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3 Big Things Today, May 27, 2022

Grains, Soybeans Little Changed; Corn Sales Hit Marketing-Year Low

1. Grain, Soybean Futures Little Changed in Overnight Trading

Wheat futures were mixed and corn and beans were little changed heading into the Memorial Day holiday weekend.

Investors are keeping a close eye on the weather in the U.S. southern Plains where hard-red winter wheat is growing.

As much as six times the normal amount of precipitation has fallen in the area in the past week, according to the National Weather Service's precipitation page.

Drier weather, however, is on the way to parts of southwestern Kansas this weekend.

The weekly U.S.  Drought Monitor released yesterday showed a slight improvement in Kansas, the biggest U.S. producer of winter wheat, as 65.3% of the state was suffering from drought conditions, down from 66.4% a week earlier.

Still, the percentage of the state seeing an exceptional drought -- the worst possible rating -- was unchanged at 4.1%, the monitor said.

Oklahoma, the second-largest producer of the variety, showed a marked improvement with 44% of the state seeing drought versus 54% a week earlier.

The percent suffering from exceptional drought dropped from 10% to just 2.9% this week, the monitor said.

Corn and beans were little changed as planting rolls on. At the start of the week, 72% of the U.S. corn crop was in the, behind the prior five-year average of 79%, but closer to normal that it has been for much of the season, according to data form the Department of Agriculture.

Fifty percent of soybeans were planted as of Sunday, just behind the normal 55% for this time of the year.

Spring-wheat planting was 49% finished this week, up from 39% last week but still well behind the average of 83%, the USDA said in a report.

Wheat for July delivery rose 1¢ to $11.44 ¼ a bushel overnight on the Chicago Board of Trade while Kansas City futures fell 6 1/4¢ to $12.22 ¼ a bushel.

Corn futures were down 1 1/2¢ to $7.63 ½ a bushel.

Soybean futures for July delivery lost 1 3/4¢ to $17.24 ¾ a bushel. Soymeal dropped $1 to $427.20 a short ton, while soybean oil futures fell 0.32¢ to 80.2¢ a pound.

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2. Corn Export Sales Drop to Marketing-Year Low

Corn sales in the week that ended on May 19 fell to a marketing-year low and soybean sales plunged, according to the U.S. Ag Department.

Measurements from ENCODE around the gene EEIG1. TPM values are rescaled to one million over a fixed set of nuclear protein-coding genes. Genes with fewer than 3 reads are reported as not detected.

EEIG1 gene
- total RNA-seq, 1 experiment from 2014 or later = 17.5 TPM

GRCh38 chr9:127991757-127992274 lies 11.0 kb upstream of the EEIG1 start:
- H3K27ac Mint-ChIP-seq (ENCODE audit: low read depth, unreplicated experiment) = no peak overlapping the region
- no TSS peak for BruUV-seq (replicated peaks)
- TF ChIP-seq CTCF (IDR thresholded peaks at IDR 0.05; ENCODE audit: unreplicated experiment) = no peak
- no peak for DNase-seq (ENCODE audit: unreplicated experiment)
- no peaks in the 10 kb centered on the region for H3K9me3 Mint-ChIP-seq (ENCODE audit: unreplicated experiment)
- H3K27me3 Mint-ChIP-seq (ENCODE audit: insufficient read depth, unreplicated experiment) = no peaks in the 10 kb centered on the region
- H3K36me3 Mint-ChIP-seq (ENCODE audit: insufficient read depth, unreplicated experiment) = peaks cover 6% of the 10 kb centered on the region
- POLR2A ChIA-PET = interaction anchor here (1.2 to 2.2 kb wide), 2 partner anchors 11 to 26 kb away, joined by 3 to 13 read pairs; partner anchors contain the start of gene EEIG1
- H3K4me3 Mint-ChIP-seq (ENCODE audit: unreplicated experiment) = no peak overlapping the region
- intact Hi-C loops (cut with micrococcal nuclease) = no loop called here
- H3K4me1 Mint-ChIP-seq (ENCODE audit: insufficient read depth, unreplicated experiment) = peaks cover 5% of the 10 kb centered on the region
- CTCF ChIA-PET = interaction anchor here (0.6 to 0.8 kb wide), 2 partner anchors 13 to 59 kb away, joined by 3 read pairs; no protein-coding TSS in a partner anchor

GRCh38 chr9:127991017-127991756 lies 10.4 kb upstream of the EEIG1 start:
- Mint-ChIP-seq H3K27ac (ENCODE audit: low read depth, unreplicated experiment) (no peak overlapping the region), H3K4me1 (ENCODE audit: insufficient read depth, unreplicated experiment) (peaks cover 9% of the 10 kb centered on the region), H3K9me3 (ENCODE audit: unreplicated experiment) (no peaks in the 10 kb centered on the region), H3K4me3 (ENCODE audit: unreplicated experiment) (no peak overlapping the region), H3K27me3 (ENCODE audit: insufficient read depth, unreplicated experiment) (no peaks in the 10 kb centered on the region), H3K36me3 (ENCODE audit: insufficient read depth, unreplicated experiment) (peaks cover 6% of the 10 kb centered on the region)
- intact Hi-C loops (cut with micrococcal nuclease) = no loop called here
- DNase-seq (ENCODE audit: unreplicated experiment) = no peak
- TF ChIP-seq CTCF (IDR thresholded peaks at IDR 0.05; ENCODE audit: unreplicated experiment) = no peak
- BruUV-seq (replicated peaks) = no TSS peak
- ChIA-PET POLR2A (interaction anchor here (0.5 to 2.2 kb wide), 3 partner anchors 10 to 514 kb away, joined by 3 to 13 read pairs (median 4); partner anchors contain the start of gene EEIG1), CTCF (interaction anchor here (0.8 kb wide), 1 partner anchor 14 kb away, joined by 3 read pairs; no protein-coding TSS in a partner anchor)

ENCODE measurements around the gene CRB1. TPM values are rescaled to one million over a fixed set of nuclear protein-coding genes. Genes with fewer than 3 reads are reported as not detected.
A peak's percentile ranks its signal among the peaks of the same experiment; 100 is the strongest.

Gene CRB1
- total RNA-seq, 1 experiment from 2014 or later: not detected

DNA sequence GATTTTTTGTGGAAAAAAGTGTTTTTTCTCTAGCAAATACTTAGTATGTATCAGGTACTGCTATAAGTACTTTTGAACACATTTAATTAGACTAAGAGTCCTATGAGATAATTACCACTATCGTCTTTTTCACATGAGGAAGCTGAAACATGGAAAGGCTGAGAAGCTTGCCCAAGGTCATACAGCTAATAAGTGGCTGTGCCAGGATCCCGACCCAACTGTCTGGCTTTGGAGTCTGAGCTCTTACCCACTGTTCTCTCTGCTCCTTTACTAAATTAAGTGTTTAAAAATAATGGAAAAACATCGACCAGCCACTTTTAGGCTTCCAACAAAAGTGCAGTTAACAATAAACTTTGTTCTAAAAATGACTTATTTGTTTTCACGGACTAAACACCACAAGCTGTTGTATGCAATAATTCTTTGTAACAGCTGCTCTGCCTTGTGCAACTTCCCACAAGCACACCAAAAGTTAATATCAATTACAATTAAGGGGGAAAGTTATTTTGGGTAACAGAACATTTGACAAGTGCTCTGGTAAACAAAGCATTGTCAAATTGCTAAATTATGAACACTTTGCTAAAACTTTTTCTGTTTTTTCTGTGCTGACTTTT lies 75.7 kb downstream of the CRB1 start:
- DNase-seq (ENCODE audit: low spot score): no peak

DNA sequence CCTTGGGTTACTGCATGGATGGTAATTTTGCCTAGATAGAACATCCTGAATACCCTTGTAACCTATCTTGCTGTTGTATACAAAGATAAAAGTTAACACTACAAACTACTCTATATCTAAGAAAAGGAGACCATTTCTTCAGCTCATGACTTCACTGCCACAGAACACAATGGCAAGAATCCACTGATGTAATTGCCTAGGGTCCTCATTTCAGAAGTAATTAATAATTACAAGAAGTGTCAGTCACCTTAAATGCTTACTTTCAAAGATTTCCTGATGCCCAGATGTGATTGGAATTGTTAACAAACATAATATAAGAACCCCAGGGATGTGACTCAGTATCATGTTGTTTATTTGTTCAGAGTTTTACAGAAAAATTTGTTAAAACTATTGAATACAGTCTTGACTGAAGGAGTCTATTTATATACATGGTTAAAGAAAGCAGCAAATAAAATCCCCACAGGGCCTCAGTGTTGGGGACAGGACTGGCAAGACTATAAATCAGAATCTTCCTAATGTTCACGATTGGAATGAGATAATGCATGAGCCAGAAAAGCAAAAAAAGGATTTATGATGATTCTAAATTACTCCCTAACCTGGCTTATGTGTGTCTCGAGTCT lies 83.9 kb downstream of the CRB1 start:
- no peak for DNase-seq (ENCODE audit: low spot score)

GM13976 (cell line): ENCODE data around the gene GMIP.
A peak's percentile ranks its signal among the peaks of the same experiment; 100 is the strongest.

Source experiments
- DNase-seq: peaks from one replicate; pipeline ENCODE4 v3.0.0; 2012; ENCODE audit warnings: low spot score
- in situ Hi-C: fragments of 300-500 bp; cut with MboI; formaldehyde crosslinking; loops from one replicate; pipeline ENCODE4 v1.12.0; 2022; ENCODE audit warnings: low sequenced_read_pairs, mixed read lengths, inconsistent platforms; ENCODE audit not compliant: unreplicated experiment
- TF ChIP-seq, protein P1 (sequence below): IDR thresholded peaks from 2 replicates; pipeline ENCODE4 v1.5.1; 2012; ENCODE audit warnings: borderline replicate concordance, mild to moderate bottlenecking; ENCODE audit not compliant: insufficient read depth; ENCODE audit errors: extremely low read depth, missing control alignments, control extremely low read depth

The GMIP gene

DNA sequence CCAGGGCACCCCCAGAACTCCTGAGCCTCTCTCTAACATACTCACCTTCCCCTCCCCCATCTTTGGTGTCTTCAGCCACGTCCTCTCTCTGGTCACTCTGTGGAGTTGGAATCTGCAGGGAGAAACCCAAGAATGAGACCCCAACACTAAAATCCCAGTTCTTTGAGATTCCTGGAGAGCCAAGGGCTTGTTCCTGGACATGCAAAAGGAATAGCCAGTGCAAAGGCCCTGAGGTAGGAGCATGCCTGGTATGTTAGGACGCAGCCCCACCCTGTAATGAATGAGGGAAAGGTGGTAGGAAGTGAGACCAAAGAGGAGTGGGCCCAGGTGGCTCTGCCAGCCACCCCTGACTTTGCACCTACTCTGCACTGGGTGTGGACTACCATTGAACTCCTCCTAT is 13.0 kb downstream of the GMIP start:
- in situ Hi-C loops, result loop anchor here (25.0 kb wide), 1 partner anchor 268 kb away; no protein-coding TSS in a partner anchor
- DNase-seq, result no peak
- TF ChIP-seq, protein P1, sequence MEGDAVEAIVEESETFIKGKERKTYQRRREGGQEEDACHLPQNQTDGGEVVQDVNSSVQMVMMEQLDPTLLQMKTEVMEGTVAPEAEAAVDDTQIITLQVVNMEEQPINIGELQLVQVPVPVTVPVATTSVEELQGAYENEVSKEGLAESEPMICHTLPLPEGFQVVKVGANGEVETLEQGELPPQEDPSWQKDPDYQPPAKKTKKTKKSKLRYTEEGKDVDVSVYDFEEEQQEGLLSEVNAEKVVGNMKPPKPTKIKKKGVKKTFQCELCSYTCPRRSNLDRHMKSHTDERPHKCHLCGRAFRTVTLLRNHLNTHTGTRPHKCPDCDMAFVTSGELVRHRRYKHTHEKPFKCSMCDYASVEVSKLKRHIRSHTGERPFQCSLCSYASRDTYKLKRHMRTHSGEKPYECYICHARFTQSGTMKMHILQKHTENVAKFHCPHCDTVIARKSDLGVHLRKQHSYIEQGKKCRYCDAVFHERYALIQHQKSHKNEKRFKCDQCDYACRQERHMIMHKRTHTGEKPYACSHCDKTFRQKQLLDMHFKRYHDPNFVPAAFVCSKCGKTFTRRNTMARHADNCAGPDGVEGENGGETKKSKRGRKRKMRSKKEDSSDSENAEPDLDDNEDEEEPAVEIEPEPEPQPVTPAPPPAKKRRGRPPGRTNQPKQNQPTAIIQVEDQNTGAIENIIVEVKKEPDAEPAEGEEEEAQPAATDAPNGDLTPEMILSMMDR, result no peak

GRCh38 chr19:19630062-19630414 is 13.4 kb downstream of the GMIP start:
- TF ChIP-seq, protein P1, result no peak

Sales of corn for delivery in the 2021-2022 marketing year totaled 151,600 metric tons, the USDA said.

That's down 63% from the previous week and 73% from the prior four-week average and the lowest since the marketing year started on Sept. 1.

Japan was the big buyer at 112,900 metric tons, Colombia took 55,900 tons, Venezuela purchased 20,600 tons, Canada was in for 20,100 tons and Mexico bought 17,200 tons, the agency said.

The total would've been higher but South Korea canceled cargoes of 57,000 metric tons, an unnamed country nixed shipments of 54,900 tons and China canceled on sales of 23,000 tons of U.S. corn.

Sales for delivery in the 2022-2023 marketing year were reported at 58,300 metric tons. Exports for the week rose 34% to 1.82 million metric tons, the USDA said.

Soybean sales dropped 63% week-to-week and were down 48% from the average, the government said.

Egypt took 132,600 tons, Japan purchased 123,600 tons, the Netherlands purchased 66,000 tons, Indonesia was in for 58,000 tons and Mexico bought 54,700 tons from U.S. supplies.

The purchases were offset by decreases as China canceled shipments of 108,400 tons and Taiwan nixed cargoes of 54,800 tons, the agency said.

For the 2022-2023 year, sales totaled 443,000 metric tons. Exports for the week fell 44% to 539,500 tons.

Wheat sales through May 19 ended up negative, which isn't that unusual considering the marketing year ends on May 31.

Exporters reported net sales reductions of 2,300 metric tons, down noticeably from the previous week and from the average, the government said.

Italy bought 20,000 metric tons, Nigeria was in for 8,200 tons, the Philippines bought 5,500 tons, Canada took 2,900 tons and Japan purchased 1,700 tons.

Mexico canceled shipments of 38,200 tons and an unnamed country nixed orders for 2,700 tons.

Sales for the 2022-2023 marketing year that starts on June 1, however, totaled 246,300 metric tons. Exports for the week were reported at 298,200 tons, down 14%, the USDA said in its report.


3. Strong Storms Expected in Parts of South Dakota This Weekend

Storms are expected to develop in parts of central and eastern South Dakota and parts of west-central Minnesota this afternoon, according to the National Weather Service.

The storms are expected to continue into the long weekend, the NWS said in a report early this morning.

Some are forecast to become severe tomorrow and Sunday with hail up to the size of a half dollar and wind gusts of up to 60 miles an hour are the main risks, the agency said.

In the southern Plains, meanwhile, a fire-weather watch has been issued in southwestern Kansas.

Winds are expected to be sustained from 20 to 30 miles an hour with gusts of up to 40 miles per hour, the NWS said. Relative humidity is pegged as low as 5%.

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